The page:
Following the defeat of the centre-right “blue bloc” in the recent general election, Denmark’s left-of-centre “red” parties have agreed to form a new government, rolling out a plan instantly slammed as “red-green wish list” by critics.
After almost three weeks of deliberations, the Socialist People’s Party, the Social Liberal Party and the Red-Green Coalition have agreed to become sidekicks in a minority Social Democratic government.
Social Democrats leader Mette Frederiksen will become Denmark’s youngest prime minister, succeeding the leader of the liberal-conservative Venstre Party Lars Løkke Rasmussen at the helm of Denmark’s government.
“We didn’t know if we could make it when we started. These are four parties with very different histories and opinions. But now we have reached our goal,” the newly-minted prime minister told Danish Radio. “As a result, we have shown that when the Danes go and vote as they did, a new majority can translate their hope into specific action.”
While the Danish parties are traditionally lumped into “red” and “blue” blocs based on their stance and ability to form alliances, the differences within either bloc may be vast. Nevertheless, the left-of-the-centre parties managed to bridge their divide and produce a formal agreement that deals with a number of issues ranging from climate change to immigration.
Among others, the accord involves binding climate legislation that aims to reduce emissions by a staggering 70 percent. Other key aspects of the agreement include opening the doors for more foreign workers.
Moreover, the new ruling quartet also agreed to scrap plans for turning the island of Lindholm off Copenhagen’s coast into a prison for criminal foreigners, sometimes referred to as “Alcatraz for migrants”, remove child asylum seekers from Sjælsmark centre and once again accept refugee quotas.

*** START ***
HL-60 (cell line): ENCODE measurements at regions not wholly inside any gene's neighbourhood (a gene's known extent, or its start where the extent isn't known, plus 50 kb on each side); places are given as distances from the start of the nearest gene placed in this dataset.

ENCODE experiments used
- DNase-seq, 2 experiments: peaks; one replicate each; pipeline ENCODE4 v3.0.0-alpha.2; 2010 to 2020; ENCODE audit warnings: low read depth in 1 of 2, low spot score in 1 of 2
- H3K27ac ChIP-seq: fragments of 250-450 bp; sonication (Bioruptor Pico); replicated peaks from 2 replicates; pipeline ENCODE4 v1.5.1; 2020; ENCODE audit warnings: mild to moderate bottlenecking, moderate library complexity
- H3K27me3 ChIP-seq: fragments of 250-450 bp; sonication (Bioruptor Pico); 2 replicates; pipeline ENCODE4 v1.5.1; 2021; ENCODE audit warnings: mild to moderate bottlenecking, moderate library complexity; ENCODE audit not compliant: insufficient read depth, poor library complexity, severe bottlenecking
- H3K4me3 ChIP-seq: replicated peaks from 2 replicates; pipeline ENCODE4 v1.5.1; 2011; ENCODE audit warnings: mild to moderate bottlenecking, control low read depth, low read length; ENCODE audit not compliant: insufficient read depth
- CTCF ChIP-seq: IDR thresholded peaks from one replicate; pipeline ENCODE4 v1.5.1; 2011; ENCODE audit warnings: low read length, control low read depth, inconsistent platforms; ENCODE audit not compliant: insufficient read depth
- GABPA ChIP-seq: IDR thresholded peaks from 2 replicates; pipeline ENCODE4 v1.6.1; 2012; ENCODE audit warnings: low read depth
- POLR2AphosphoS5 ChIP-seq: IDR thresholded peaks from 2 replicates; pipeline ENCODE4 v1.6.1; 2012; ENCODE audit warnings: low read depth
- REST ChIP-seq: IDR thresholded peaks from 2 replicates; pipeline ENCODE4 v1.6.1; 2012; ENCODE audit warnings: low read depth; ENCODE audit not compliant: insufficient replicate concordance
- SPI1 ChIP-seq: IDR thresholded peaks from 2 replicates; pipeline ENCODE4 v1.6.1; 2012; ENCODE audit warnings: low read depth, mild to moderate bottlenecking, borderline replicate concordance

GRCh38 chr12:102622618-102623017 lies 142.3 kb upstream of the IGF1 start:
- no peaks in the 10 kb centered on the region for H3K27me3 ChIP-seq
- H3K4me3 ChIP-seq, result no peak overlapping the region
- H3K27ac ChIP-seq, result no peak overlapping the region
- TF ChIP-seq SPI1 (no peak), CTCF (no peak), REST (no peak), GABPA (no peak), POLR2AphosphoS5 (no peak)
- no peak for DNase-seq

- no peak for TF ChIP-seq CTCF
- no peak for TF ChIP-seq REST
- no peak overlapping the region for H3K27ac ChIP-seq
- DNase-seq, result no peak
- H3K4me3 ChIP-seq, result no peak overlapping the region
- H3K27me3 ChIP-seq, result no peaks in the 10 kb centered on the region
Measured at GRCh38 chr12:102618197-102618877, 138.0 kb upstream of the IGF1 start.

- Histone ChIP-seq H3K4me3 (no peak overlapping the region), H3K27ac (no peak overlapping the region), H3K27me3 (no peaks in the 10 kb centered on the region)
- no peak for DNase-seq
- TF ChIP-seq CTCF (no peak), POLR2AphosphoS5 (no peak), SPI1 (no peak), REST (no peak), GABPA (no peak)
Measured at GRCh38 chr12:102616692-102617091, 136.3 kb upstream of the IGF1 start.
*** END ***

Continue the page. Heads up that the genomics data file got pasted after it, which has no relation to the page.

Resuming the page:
So far, no concrete solution has been offered to what should take Lindholm’s place, nor is there any fixed figure for how many quota refugees Denmark should take. Nevertheless, Mette Frederiksen herself outlined her coalition’s plans for Denmark’s immigration policy.
“We now introduce common sense as something new in Danish immigration policy”, Mette Frederiksen told Danish Radio.
Outgoing Prime Minister Lars Løkke Rasmussen wished the new government luck with the accord, which he called “a far-fetched red-green wish list”.
“Only they forgot to talk about how the bills should be paid, didn’t they?”, Rasmussen tweeted.
The Conservatives political rapporteur Mette Abildgaard suggested that the Social Democrats and their supporting parties should add more details to the agreement.
“Tell me, what have you actually done in the 20 days?”, she asked on Twitter. “How many quota refugees? Pass! Minimum standards on what? Pass! What instead of the Sjælsmark asylum centre and Lindholm? Pass! How will the bill be financed? Pass!”
The new accord may be seen as a policy shift as the Social Democrats under Mette Frederiksen have previously called for a cap on “non-western immigrants”, for asylum seekers to be expelled to a reception centre in North Africa, and for all immigrants to be forced to work 37 hours a week in exchange for benefits.
“For me, it is becoming increasingly clear that the price of unregulated globalisation, mass immigration and the free movement of labour is paid for by the lower classes,” Frederiksen declared a recent biography.
Obviously, winning the support of fellow “red bloc” members implies compromise and sacrifice, as despite emerging as the clear election winner with 25.9 percent of the vote, the Social Democrats only command 48 seats out of 179.